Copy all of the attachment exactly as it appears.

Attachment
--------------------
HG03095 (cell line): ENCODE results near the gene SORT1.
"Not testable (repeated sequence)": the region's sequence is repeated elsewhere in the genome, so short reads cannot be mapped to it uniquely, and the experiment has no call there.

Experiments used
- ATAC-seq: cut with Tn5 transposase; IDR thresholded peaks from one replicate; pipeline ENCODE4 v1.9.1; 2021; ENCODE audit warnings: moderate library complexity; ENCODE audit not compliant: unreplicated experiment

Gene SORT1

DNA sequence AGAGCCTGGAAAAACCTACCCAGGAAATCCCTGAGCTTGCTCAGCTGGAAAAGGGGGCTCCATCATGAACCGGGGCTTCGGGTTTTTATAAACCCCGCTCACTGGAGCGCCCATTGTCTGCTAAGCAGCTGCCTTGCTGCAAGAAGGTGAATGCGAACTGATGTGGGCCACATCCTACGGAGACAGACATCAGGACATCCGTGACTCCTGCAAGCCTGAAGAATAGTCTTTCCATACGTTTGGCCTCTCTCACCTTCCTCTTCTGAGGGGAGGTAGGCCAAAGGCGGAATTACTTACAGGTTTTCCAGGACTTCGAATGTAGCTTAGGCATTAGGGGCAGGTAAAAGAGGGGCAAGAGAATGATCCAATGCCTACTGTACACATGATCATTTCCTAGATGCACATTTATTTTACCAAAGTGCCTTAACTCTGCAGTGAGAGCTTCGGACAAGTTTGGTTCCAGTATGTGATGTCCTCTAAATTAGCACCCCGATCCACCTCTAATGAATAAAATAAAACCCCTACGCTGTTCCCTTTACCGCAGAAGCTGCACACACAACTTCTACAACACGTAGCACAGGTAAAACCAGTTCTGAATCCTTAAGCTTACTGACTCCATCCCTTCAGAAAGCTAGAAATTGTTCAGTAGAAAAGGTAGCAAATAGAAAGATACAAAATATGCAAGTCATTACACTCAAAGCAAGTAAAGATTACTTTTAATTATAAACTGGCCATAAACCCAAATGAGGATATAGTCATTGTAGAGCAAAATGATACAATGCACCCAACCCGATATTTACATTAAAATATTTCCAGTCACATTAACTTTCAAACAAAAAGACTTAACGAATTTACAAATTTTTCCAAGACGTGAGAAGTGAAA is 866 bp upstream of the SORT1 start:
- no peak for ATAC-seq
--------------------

HG03095 (cell line): ENCODE results near the gene SORT1.
"Not testable (repeated sequence)": the region's sequence is repeated elsewhere in the genome, so short reads cannot be mapped to it uniquely, and the experiment has no call there.

Experiments used
- ATAC-seq: cut with Tn5 transposase; IDR thresholded peaks from one replicate; pipeline ENCODE4 v1.9.1; 2021; ENCODE audit warnings: moderate library complexity; ENCODE audit not compliant: unreplicated experiment

Gene SORT1

DNA sequence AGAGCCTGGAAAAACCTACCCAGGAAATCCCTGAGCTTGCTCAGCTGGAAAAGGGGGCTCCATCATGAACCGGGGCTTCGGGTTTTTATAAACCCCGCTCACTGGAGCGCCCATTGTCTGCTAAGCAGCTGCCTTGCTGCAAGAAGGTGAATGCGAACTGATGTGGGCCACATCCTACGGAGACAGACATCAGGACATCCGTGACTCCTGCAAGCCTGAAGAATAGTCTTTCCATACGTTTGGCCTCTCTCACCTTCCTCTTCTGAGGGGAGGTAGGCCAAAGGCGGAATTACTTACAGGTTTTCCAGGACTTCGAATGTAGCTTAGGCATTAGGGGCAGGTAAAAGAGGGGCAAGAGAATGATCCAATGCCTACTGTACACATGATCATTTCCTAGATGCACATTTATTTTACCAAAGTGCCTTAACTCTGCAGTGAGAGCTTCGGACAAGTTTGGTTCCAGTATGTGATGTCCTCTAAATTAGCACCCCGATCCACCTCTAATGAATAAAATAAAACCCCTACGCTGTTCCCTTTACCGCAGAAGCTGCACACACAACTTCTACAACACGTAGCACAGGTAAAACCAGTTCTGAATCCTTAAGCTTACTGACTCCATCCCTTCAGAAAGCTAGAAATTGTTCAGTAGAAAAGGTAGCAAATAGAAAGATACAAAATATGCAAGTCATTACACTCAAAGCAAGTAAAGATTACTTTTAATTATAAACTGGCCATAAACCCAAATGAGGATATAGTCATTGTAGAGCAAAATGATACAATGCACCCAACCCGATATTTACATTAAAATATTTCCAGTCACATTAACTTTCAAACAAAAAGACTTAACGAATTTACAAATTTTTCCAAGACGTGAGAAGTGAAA is 866 bp upstream of the SORT1 start:
- no peak for ATAC-seq